WASHINGTON, D.C. June 8, 2021 – Today, U.S. Senators Gary Peters (D-MI) and Rob Portman (R-OH), Chairman and Ranking Member of the Homeland Security and Governmental Affairs Committee, and Amy Klobuchar (D-MN) and Roy Blunt (R-MO), Chairwoman and Ranking Member of the Committee on Rules and Administration, released a bipartisan report on the security, planning, and response failures related to the violent and unprecedented attack on January 6th.
The report also includes a series of recommendations for the Capitol Police Board, United States Capitol Police (USCP), federal intelligence agencies, the Department of Defense (DOD), and other Capital region law enforcement agencies.
“Thanks to the heroic actions of U.S. Capitol Police, D.C. Metropolitan Police, the National Guard and others – rioters on January 6th failed to achieve their goal of preventing the certification of a free and fair presidential election. The events of January 6th were horrific, and our bipartisan investigation identified many unacceptable, widespread breakdowns in security preparations and emergency response related to this attack,” said Senator Peters. “Our report offers critical recommendations to address these failures and strengthen security for the Capitol to prevent an attack of this nature from ever happening again.”
“On January 6th, brave law enforcement officers were left to defend not only those in the Capitol, but our democracy itself – and they performed heroically under unimaginable circumstances. At our first bipartisan hearing, I announced as Chair of the Rules Committee that our purpose was to find solutions and issue timely recommendations so it never happens again. This report lays out necessary reforms including passing a law to change Capitol Police Board procedures and improving intelligence sharing. I will work with my colleagues on both sides of the aisle to implement the recommendations in this report that are needed to protect the Capitol and, in turn, our nation,” said Senator Klobuchar.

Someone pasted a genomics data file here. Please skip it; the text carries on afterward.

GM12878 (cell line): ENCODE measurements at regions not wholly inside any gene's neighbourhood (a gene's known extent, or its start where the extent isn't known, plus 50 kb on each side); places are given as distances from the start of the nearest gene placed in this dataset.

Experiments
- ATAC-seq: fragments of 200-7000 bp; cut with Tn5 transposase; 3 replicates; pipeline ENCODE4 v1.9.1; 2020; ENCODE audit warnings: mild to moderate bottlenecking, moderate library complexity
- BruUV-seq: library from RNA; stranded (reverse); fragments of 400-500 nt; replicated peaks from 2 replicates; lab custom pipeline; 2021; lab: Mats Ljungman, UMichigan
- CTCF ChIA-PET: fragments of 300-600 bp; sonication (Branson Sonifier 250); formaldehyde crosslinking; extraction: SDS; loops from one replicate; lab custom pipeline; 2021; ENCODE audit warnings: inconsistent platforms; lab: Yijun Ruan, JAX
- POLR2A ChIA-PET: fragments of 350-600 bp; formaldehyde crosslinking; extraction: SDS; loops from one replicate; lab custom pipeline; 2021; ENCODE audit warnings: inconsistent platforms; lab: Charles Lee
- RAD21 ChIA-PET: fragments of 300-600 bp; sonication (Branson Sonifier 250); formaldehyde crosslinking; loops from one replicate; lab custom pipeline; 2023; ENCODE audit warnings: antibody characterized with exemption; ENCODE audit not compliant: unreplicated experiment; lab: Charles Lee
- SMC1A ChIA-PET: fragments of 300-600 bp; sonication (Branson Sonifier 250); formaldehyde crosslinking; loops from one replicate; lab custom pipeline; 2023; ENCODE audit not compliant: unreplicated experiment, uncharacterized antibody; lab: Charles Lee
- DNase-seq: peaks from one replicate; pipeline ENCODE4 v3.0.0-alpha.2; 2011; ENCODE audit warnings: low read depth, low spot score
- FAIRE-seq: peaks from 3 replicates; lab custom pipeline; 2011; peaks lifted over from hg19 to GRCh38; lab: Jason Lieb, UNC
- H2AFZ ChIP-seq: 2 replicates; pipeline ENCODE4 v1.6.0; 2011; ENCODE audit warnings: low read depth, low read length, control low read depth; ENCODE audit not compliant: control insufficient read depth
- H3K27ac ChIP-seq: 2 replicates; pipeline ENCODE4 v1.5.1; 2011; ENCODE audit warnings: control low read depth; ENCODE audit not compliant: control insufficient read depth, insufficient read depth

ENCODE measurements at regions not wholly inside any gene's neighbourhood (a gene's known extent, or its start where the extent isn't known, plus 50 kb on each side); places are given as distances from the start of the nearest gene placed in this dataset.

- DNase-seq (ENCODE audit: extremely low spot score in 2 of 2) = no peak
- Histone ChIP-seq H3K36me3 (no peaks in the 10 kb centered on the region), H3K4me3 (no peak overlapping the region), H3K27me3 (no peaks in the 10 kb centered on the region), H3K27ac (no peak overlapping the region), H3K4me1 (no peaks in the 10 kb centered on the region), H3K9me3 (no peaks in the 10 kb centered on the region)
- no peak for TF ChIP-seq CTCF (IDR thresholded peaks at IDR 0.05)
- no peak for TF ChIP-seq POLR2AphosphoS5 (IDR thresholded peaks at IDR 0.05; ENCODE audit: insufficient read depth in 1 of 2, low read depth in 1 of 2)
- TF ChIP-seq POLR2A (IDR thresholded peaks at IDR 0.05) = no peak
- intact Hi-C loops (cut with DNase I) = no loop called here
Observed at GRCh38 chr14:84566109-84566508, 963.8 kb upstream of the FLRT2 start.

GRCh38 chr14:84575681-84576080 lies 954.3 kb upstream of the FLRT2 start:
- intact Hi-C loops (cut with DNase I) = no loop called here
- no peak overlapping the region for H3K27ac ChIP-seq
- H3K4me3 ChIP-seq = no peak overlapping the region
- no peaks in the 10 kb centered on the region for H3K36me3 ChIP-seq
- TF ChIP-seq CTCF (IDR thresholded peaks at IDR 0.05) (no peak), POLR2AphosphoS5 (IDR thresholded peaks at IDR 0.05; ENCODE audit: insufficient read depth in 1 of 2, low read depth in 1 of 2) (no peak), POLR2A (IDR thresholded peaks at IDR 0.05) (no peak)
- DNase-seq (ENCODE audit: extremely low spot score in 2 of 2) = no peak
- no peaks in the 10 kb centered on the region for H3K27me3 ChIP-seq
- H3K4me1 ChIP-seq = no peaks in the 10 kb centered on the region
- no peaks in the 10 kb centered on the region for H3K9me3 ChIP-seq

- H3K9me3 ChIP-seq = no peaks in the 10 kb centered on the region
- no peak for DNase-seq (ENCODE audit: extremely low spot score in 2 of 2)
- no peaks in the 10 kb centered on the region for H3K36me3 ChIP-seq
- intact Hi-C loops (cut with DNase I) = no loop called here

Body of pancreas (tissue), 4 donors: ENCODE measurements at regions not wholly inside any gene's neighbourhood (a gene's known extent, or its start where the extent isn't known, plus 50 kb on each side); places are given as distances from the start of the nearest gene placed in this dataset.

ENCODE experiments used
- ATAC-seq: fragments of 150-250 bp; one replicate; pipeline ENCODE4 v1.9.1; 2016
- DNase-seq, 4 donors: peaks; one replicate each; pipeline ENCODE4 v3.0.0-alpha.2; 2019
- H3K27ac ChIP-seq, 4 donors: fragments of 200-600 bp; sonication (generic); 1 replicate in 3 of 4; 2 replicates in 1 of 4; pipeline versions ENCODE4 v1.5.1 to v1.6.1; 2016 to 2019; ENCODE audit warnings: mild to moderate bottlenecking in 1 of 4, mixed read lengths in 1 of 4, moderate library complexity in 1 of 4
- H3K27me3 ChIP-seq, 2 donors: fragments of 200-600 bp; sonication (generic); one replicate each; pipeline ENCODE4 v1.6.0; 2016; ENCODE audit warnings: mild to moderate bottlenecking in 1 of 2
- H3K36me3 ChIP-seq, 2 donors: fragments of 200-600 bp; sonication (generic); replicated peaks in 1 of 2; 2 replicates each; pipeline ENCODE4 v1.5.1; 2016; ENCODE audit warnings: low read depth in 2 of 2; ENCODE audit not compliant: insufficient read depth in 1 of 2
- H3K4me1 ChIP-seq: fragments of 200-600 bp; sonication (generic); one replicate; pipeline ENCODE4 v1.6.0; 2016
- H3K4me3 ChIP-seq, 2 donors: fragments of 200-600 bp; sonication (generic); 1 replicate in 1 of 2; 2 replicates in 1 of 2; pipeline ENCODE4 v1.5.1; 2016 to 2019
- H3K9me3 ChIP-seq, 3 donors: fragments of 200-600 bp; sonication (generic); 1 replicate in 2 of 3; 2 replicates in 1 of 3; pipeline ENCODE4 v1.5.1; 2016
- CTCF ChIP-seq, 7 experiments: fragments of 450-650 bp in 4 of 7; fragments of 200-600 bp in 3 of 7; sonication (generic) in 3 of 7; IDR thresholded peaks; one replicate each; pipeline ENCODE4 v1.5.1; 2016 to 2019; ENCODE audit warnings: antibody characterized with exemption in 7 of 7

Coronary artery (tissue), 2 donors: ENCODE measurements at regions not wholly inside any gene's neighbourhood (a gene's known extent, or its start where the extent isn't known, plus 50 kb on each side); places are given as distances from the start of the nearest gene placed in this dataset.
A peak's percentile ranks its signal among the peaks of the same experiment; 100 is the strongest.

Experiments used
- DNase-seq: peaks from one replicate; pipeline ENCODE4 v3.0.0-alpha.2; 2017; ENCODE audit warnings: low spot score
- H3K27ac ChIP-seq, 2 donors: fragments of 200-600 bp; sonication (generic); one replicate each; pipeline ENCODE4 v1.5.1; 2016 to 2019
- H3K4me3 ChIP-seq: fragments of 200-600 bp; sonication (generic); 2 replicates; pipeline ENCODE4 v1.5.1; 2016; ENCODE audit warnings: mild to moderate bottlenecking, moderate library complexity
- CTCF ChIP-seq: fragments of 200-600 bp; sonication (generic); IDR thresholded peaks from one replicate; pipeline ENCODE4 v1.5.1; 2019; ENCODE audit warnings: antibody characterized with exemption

“The January 6 attack on the Capitol was an attack on democracy itself. Today’s joint bipartisan congressional oversight report from the Homeland Security and Governmental Affairs Committee and the Rules Committee details the security and intelligence failures in the days leading up to the attack, the lack of preparedness at the Capitol, and the slow response as the attack unfolded,” said Senator Portman. “We make specific recommendations to address key failures in the Capitol Police Board structure and processes; ensure Capitol Police has the training and equipment necessary to complete its mission; update how the intelligence agencies assess and issue intelligence bulletins, particularly as it relates to social media; enhance communications between the chain of command at the Department of Defense; and ensure timely and effective cooperation and coordination amongst federal, state, and local law enforcement. We must address these failures and make the necessary reforms to ensure this never happens again.”
“Over the past five months, our committees have worked together in a bipartisan way to thoroughly investigate the intelligence and security failures prior to and on January 6, and to develop recommendations to address them,” said Senator Blunt. “These recommendations are based on an extensive fact-finding effort that included interviews with key decision makers, firsthand accounts from law enforcement personnel, and the review of thousands of documents. Our focus now should be on immediately implementing these recommendations. We owe it to the brave men and women who responded that day to do everything we can to prevent an attack like this from ever happening again, and in every instance ensure that the Capitol Police have the training and equipment that they need.”
On January 6th, 2021, the world witnessed a violent and unprecedented attack on the U.S. Capitol, the Vice President, Members of Congress, and the democratic process. Rioters, intent on obstructing the Joint Session of Congress, broke into the Capitol building, vandalized and stole property, and ransacked offices. They attacked members of law enforcement and threatened the safety and lives of our nation’s elected leaders. Tragically, seven individuals, including three law enforcement officers, ultimately lost their lives.
The Committees’ investigation uncovered a number of failures leading up to and on January 6th that allowed for the Capitol to be breached. These breakdowns ranged from federal intelligence agencies failing to warn of a potential for violence to a lack of planning and inadequate-preparation by USCP and law enforcement:
- The Federal Intelligence Community—led by the Federal Bureau of Investigation (FBI) and Department of Homeland Security (DHS)—did not warn of a potential for violence on January 6th.
- USCP intelligence components failed to convey the full scope of threat information they possessed.
- USCP was not adequately prepared to prevent or respond to the January 6th security threats, which contributed to the breach of the Capitol.
- Opaque processes and a lack of emergency authority delayed requests for National Guard assistance.
- The intelligence failures, coupled with the Capitol Police Board’s failure to request National Guard assistance prior to January 6th, meant the District of Columbia National Guard (DCNG) was not activated, staged, and prepared to quickly respond to an attack on the Capitol. As the attack unfolded, the Department of Defense (DOD) required time to approve the request and gather, equip, and instruct its personnel on the mission, which resulted in additional delays.